nachricht New antbird species discovered in Peru by LSU ornithologists
15.12.2017 | Louisiana State University

All articles from Life Sciences >>>

The most recent press releases about innovation >>>

Die letzten 5 Focus-News des innovations-reports im Überblick:

Im Focus: First-of-its-kind chemical oscillator offers new level of molecular control

DNA molecules that follow specific instructions could offer more precise molecular control of synthetic chemical systems, a discovery that opens the door for engineers to create molecular machines with new and complex behaviors.

Researchers have created chemical amplifiers and a chemical oscillator using a systematic method that has the potential to embed sophisticated circuit...

Im Focus: Long-lived storage of a photonic qubit for worldwide teleportation

MPQ scientists achieve long storage times for photonic quantum bits which break the lower bound for direct teleportation in a global quantum network.

Concerning the development of quantum memories for the realization of global quantum networks, scientists of the Quantum Dynamics Division led by Professor...

Im Focus: Electromagnetic water cloak eliminates drag and wake

Detailed calculations show water cloaks are feasible with today's technology

Researchers have developed a water cloaking concept based on electromagnetic forces that could eliminate an object's wake, greatly reducing its drag while...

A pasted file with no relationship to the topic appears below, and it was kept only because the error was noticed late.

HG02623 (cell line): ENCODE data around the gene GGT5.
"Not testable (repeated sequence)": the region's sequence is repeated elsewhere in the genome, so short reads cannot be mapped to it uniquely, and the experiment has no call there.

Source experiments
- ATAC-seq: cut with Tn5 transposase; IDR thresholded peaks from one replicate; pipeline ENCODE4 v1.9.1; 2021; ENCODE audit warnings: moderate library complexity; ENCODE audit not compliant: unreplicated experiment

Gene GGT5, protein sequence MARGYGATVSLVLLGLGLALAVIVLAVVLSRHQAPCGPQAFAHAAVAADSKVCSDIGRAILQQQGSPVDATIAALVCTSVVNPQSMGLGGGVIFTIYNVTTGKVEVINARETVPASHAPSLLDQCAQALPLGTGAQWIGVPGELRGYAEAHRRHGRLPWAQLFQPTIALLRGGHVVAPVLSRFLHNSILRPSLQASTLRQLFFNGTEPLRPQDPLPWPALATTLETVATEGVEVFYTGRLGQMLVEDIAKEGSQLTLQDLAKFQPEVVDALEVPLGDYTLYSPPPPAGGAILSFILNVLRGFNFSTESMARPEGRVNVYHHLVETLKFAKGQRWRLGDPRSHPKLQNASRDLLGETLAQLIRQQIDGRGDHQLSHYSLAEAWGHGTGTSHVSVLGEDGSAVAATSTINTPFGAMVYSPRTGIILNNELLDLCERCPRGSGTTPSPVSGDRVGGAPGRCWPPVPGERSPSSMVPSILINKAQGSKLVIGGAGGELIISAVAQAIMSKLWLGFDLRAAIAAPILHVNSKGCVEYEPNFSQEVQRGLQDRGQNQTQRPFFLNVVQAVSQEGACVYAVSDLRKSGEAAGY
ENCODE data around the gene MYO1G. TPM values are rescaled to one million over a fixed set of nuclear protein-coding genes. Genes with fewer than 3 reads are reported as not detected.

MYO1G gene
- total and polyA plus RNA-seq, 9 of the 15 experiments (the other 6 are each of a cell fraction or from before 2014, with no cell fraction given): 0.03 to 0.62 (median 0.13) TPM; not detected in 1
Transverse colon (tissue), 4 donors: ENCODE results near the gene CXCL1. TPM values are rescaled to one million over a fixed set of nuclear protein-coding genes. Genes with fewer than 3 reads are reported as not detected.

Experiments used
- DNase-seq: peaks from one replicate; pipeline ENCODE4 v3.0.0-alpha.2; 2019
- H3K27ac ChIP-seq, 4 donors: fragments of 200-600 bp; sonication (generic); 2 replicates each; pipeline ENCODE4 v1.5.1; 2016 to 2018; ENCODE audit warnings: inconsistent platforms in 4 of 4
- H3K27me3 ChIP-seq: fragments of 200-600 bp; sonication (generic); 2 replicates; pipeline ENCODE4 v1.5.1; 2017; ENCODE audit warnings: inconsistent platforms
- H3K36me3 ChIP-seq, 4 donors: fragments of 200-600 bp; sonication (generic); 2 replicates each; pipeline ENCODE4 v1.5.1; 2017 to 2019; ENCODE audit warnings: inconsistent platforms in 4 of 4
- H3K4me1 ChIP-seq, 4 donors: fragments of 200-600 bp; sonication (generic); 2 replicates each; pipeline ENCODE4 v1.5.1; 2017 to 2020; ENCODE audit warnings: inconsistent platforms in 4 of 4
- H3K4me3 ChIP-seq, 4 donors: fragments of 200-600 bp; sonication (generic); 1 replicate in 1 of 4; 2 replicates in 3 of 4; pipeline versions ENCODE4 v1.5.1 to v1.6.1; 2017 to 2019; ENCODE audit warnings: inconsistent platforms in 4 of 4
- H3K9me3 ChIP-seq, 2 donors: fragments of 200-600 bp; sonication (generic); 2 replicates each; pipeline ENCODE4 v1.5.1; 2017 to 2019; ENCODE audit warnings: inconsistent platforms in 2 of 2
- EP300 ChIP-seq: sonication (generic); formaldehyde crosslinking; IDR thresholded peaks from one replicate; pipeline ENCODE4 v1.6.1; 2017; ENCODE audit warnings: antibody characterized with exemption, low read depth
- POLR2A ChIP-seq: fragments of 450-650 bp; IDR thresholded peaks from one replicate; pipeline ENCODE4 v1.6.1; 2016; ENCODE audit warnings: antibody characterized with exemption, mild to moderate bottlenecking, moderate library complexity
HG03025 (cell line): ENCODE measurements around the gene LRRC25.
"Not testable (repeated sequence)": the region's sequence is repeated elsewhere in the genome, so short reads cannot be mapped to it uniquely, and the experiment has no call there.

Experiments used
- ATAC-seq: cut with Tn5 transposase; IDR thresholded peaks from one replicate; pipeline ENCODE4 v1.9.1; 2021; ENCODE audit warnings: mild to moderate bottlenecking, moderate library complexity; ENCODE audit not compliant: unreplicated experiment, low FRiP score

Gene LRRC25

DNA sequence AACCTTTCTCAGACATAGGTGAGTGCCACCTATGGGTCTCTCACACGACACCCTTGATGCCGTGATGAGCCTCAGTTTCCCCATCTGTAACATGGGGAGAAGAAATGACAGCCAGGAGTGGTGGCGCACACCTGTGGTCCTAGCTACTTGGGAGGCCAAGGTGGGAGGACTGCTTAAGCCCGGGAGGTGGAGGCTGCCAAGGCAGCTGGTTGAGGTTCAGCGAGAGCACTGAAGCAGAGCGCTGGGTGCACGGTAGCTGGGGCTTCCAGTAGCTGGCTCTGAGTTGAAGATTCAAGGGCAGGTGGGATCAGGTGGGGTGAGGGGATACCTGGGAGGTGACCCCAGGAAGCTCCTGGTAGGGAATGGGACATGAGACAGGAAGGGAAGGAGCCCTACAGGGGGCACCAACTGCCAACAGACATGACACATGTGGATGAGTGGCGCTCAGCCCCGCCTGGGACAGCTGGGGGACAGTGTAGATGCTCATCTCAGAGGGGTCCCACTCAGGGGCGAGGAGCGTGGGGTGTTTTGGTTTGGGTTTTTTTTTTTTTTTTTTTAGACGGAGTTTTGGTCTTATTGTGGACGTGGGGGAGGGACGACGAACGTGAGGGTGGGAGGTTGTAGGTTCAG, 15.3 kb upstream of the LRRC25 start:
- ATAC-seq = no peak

Im Focus: Scientists channel graphene to understand filtration and ion transport into cells

Tiny pores at a cell's entryway act as miniature bouncers, letting in some electrically charged atoms--ions--but blocking others. Operating as exquisitely sensitive filters, these "ion channels" play a critical role in biological functions such as muscle contraction and the firing of brain cells.

To rapidly transport the right ions through the cell membrane, the tiny channels rely on a complex interplay between the ions and surrounding molecules,...

Im Focus: Towards data storage at the single molecule level

The miniaturization of the current technology of storage media is hindered by fundamental limits of quantum mechanics. A new approach consists in using so-called spin-crossover molecules as the smallest possible storage unit. Similar to normal hard drives, these special molecules can save information via their magnetic state. A research team from Kiel University has now managed to successfully place a new class of spin-crossover molecules onto a surface and to improve the molecule’s storage capacity. The storage density of conventional hard drives could therefore theoretically be increased by more than one hundred fold. The study has been published in the scientific journal Nano Letters.

Over the past few years, the building blocks of storage media have gotten ever smaller. But further miniaturization of the current technology is hindered by...

All Focus news of the innovation-report >>>

Anzeige

Anzeige

Event News

See, understand and experience the work of the future

11.12.2017 | Event News

Innovative strategies to tackle parasitic worms

08.12.2017 | Event News

AKL’18: The opportunities and challenges of digitalization in the laser industry

07.12.2017 | Event News

 
Latest News

Engineers program tiny robots to move, think like insects

15.12.2017 | Power and Electrical Engineering

One in 5 materials chemistry papers may be wrong, study suggests

15.12.2017 | Materials Sciences

New antbird species discovered in Peru by LSU ornithologists

15.12.2017 | Life Sciences

VideoLinks
B2B-VideoLinks
More VideoLinks >>>